Provincial Council, even if this was at the behest of Indian High
Commissioner Dixit, made clear India's vision of how the combined
Province would develop.
But the LTTE had a very different vision of how the combined
North-East would develop, made patent by its ethnic cleansing of the
Muslims of the North as soon as it got the opportunity to put its ideas
into practice. Given that no other political force would amount to much
in a combined North East, if the LTTE did ever abandon terrorism and
take up the democratic option, it would make no sense for India to
insist on the merger.
That area would then become a powerful base for Tamil nationalism
that would see its interests as opposed to those of the Indian state,
centred as that is in the north of India.
That is what should be most feared by both countries with regard to
this particular ethnic issue, which is why demerger would make more
sense for India as well as Sri Lanka.
For both countries then to pursue what I see as a distinct congruence
of interests, to develop different focuses for Tamil aspirations in Sri
Lanka, through the establishment of two provincial governments, one
almost exclusively Tamil, the other with a substantial Tamil population
that would work together with Sinhalese and Muslims, would promote
consideration of a range of priorities rather than those based simply on
an exclusivist ethnic agenda.
This would also prevent the emergence in Sri Lanka of a dichotomy
between a Tamil homeland and a Sinhala homeland that would also then
move towards an exclusively nationalist ethos.
This is indeed essential given the large numbers of Tamils in the
rest of Sri Lanka, who would be treated as irrelevant minorities within
the other Provinces on the grounds that the combined North-East was
considered the homeland of the Tamils, where their aspirations could be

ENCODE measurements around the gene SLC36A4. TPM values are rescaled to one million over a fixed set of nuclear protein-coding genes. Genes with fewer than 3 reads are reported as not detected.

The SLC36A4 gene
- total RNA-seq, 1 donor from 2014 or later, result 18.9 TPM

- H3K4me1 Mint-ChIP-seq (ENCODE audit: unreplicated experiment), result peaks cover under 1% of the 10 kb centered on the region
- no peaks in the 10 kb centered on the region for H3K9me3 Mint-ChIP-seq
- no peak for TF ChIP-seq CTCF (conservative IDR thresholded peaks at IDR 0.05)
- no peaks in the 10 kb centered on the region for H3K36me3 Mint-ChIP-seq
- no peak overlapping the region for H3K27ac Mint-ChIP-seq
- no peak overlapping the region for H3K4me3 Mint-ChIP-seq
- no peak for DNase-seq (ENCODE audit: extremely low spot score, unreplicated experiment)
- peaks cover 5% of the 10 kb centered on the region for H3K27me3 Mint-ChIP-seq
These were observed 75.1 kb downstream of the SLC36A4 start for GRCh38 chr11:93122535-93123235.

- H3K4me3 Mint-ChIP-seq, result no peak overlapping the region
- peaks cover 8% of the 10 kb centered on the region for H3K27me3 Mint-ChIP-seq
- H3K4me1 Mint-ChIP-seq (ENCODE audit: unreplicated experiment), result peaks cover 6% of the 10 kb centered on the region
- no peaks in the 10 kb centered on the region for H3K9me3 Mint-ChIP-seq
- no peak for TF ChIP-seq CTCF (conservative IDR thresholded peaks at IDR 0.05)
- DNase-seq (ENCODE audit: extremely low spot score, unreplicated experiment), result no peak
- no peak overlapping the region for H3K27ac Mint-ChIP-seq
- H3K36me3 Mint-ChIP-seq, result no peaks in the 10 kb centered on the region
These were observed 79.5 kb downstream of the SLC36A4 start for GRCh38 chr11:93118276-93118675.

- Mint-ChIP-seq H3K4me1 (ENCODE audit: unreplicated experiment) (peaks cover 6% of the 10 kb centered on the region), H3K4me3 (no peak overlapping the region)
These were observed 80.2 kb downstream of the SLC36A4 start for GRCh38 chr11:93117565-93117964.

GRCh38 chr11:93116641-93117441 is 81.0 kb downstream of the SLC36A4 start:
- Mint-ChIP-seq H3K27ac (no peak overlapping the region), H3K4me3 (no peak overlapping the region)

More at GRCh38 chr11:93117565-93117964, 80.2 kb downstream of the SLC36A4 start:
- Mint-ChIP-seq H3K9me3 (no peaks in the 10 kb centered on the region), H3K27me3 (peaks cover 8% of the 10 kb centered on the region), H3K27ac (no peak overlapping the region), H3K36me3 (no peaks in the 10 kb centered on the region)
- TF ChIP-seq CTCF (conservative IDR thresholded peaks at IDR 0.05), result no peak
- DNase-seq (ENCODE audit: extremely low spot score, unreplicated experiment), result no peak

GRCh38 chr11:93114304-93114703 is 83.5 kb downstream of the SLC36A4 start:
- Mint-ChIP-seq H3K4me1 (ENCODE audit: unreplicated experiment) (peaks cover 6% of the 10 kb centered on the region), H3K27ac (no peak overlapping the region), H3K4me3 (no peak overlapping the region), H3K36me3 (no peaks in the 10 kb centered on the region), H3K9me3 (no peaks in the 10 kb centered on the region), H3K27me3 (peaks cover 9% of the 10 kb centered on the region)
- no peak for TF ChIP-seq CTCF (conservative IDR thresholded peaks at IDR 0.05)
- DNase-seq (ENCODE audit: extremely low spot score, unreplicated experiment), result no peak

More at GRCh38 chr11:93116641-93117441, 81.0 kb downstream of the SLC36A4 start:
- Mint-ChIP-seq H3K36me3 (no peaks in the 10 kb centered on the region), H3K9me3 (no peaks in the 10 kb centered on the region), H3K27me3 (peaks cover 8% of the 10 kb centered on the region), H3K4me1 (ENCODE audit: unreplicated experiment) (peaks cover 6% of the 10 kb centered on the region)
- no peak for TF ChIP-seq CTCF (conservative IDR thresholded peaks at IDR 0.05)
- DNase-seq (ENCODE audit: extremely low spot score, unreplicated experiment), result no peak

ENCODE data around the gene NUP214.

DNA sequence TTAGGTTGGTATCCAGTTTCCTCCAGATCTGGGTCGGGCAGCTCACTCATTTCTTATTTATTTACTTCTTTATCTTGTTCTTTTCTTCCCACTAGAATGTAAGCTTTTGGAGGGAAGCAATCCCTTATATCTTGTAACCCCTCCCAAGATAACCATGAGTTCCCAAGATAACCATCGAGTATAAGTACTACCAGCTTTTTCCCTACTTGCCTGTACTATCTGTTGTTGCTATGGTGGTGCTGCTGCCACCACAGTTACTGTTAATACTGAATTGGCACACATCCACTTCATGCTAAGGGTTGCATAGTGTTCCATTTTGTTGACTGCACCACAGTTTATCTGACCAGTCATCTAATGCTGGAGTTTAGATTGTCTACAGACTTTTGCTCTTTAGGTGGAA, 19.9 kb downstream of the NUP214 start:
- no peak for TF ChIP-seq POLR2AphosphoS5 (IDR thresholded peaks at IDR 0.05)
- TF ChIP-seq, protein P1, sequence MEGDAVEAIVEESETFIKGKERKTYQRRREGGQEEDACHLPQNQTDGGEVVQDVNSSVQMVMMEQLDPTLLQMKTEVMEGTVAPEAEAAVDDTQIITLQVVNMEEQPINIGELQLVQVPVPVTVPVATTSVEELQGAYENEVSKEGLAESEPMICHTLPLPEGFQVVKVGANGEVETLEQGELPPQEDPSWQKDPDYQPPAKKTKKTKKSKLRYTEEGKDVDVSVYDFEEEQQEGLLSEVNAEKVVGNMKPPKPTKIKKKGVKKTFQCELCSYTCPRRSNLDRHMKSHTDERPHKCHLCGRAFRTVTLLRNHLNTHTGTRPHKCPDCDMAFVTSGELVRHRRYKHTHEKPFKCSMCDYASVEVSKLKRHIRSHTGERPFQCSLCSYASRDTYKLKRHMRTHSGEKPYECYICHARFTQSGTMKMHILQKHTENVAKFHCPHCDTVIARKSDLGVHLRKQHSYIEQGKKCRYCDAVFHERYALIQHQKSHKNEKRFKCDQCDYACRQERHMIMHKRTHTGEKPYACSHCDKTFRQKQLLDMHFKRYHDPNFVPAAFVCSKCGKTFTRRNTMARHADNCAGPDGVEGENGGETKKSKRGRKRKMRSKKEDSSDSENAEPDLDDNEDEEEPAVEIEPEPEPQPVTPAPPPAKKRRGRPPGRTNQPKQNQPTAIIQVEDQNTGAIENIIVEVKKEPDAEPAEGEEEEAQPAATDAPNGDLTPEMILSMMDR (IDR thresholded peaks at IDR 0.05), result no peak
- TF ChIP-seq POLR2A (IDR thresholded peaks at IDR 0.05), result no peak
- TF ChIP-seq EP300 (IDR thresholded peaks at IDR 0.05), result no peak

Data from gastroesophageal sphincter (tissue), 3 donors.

fulfilled without impinging on the operations of the other Provinces.
Conversely, a system of devolution based on nine provinces which
would all have diverse populations that all had a stake in the area
instead of being seen as outsiders, would encourage a more open approach
to the whole question of devolution, and make it clear that it is
promoted on grounds of efficiency and responsiveness to people rather
than in terms of nationalities.
In short, it would bring governance in Sri Lanka closer to the Indian
model, where states that originally seemed to display centrifugal
tendencies are now largely united by a sense of nationhood.
Indian acceptance of this however would naturally be subject to
arrangements that actually empower people, as opposed to the hollow
artificialities of the 13th Amendment that was based on the Indo-Lankan
Opportunities for different types of development should be promoted,
within the context of institutions that ensure central responsibility
for security in all its dimensions, financial and legal as well as
Such institutions would help to mitigate the nervousness propagated
in some Sri Lankan quarters about genuine devolution. Without such
nervousness, arrangements should be possible that encourage initiatives
to overcome the great disparities that now exist in human welfare
between the prosperous areas of Sri Lanka and not only the North East
but the North as a whole and the East as a whole.
My argument then is that India should actively promote demerger,
while making it clear to Tamils at large that this is in the interests
of more productive devolution; and, conversely, the Sri Lankan
Government should recognise that it can only go back, or seem to go
back, on what was considered a crucial aspect of the Accord if it goes
much further forward in other respects. If agreement is reached in this
respect, measures could be immediately implemented in all of Sri Lanka
except the North.
Such measures if implemented successfully in the East, under
conditions that now should seem encouraging to both the Sri Lankan and
the Indian governments, may go far to convincing the Tamils of the North
too that they would benefit from involvement in the Sri Lankan polity
instead of remaining isolated with the Tigers.